Herbert Diess has worked for two of the world’s leading automakers — BMW and VW — but it was building a model airplane with his sons that opened his eyes to the possibilities of electric cars. Their challenge was to find a battery powerful enough to keep the plane in the air for any length of time, yet light enough to let it take off.
The solution they discovered was a lithium-ion battery. “I thought to myself,” Mr. Diess recalls, “if these batteries are so light and strong that they can power (model) airplanes, then they can certainly power a car.”
That was a decade ago, when Mr. Diess was a BMW executive. There, as head of development, he was credited with establishing the BMW i electric car brand. In July 2015, he moved to VW to lead the company’s passenger brand. Then last week, out of the blue, he became CEO. His to-do list at the world’s biggest carmaker: Put the diesel emissions scandal behind the group, lift profitability and race into the electric age.
Mr. Diess’ predecessor, Matthias Müller, was forced to resign after VW’s controlling shareholders, the Porsche und Piëch families and the state of Lower Saxony, lost patience with his handling of Dieselgate. Mr. Müller’s public gaffes include the time he called the manipulation a “technical problem,” and at times he gave people the cold shoulder, or appeared frustrated about managing a carmaker in crisis.
Mr. Diess is not home-free as investigators continue their probe into diesel emissions cheating and fraud.
By comparison, the 59-year-old engineer Diess oozes charm, at ease when he’s on the factory floor, or in the boardroom, or before a camera. After a landmark ruling allowing diesel car bans in German cities, he didn’t shy away from appearing on a prime-time talk show, arguing calmly and persistently against bans and hardware refits of old diesel cars. He emphasized that nitrogen oxide emissions, mainly produced by diesel cars, were still too high and caused respiratory diseases, and that VW was trying to reduce toxic gases.
With his track record of cutting costs and launching electric cars at BMW, Mr. Diess is viewed by VW shareholders as the ideal boss to turn the Wolfsburg-based company into a mass producer of electric cars. The group, which also produces Audi, Porsche and Lamborghini cars as well as MAN and Scania trucks, has targeted sales of 3 million electric models by 2025 and investments of more than €20 billion in electric cars by the end of 2022.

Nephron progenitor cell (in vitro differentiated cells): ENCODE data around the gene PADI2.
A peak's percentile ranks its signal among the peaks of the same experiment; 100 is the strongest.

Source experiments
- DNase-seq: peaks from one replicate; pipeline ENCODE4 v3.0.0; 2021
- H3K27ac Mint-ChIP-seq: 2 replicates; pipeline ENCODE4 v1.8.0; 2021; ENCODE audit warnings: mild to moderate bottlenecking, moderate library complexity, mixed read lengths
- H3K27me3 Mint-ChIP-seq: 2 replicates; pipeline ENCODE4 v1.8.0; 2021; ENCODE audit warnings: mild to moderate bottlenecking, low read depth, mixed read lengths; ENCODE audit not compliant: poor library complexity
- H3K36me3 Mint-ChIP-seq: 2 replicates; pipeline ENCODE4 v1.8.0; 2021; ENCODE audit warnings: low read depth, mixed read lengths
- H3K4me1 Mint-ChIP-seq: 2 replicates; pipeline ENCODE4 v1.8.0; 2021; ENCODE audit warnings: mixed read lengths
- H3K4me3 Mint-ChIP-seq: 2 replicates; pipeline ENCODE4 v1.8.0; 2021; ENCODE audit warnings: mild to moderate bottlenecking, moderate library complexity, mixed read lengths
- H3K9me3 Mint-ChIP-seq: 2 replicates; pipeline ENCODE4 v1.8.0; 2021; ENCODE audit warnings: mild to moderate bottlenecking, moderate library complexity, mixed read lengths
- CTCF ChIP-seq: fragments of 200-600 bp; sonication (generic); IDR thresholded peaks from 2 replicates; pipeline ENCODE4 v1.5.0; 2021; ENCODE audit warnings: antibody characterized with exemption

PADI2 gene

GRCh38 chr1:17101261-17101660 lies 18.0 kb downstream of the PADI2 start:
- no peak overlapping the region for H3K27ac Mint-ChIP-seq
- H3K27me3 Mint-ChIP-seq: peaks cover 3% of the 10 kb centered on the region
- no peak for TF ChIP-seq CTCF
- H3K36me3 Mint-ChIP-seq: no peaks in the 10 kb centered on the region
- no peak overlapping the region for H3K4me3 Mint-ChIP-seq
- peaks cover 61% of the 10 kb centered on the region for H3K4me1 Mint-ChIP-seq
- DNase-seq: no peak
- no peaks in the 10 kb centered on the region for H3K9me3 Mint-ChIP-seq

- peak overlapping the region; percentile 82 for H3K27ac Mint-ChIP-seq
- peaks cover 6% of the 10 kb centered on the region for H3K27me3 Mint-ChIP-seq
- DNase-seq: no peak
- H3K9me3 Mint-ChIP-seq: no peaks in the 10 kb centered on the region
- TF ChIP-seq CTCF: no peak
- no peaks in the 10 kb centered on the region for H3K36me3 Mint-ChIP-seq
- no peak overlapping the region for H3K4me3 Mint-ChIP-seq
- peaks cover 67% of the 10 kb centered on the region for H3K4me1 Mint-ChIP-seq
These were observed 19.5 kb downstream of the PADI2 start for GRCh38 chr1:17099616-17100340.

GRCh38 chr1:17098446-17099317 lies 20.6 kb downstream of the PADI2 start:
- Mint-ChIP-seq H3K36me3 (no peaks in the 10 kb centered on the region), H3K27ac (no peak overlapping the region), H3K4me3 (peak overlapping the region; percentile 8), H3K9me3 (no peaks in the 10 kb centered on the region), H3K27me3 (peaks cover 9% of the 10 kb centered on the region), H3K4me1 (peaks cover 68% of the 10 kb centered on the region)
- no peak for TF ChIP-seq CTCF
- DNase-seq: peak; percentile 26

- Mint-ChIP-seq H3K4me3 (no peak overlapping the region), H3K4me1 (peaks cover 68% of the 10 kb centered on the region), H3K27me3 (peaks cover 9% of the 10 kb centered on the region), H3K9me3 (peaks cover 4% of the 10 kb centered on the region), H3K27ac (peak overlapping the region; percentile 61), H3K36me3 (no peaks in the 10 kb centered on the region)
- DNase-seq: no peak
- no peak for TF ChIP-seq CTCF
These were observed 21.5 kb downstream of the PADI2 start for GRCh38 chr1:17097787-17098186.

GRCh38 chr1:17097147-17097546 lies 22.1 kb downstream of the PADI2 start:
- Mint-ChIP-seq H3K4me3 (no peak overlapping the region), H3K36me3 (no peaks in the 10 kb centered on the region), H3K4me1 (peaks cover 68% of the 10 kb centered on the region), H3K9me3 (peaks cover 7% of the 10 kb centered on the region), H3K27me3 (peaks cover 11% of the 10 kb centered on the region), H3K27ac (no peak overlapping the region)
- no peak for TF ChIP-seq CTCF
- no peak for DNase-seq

Nor should Mr. Diess be worried about being linked to VW’s emissions cheating, which affects 11 million cars globally and has cost the company €25 billion so far, because the diesel rigging dates back to 2006. Shareholders can breath a sigh of relief, though there is still reason for them to be concerned: In July 2015, shortly after his arrival at VW, Mr. Diess attended a management meeting where the emissions fiasco may have been discussed. At issue is whether executives at this meeting should have acted sooner to disclose the emissions fraud to with investors.
Prosecutors have been looking into the matter since June 2016. Should courts find VW guilty of market manipulation, the company could become liable for billions in damages from shareholder lawsuits. Volkswagen has denied any wrongdoing, claiming its executives informed investors in a timely manner in September 2015, shortly after US regulators revealed the scam.
Mr. Diess may have another problem, too. Prosecutors are also looking into emissions cheating at BMW, where he worked from 1996 until the end of 2014. The luxury carmaker managed to steer clear of the emissions scandal that hit VW and others until German prosecutors last month raided three of its offices, including its Munich headquarters. BMW is suspected of having rigged 11,400 diesel vehicles. The company has responded to the charges by claiming the cars received an “incorrect software update” and had not been deliberately doctored. It said it is correcting the mistake.
The problem for Mr. Diess is that the cars received the software update in 2014, when he was BMW’s head of development. As investigators dig deeper, he may have some tough question to answer. If they link him to emissions cheating, he could face clawbacks of his compensation, not to mention incalculable damage to his reputation and authority. The probe is in its early stages, however, and he is not a subject of the investigation. Mr. Diess said neither prosecutors nor BMW have contacted him, nor did he have he have knowledge of the events in 2014.
If Mr. Diess, an Austrian like many of the Porsche and Piëch family members, were to face official charges for the events at BMW or VW, his position as CEO would be at risk. And if he were to be sentenced for any wrongdoing, he would definitely lose his job, according to sources close to VW’s supervisory board.
Ironically, the diesel scandal that put Mr. Diess in the driver’s seat of VW could also end up ejecting him.
A version of this story originally appeared in Handelsblatt’s sister publication, WirtschaftsWoche, written by Melanie Bergermann, Annina Reimann, Sebastian Schaal and Martin Seiwert. To contact the authors: email@example.com, firstname.lastname@example.org, Sebastian.email@example.com, firstname.lastname@example.org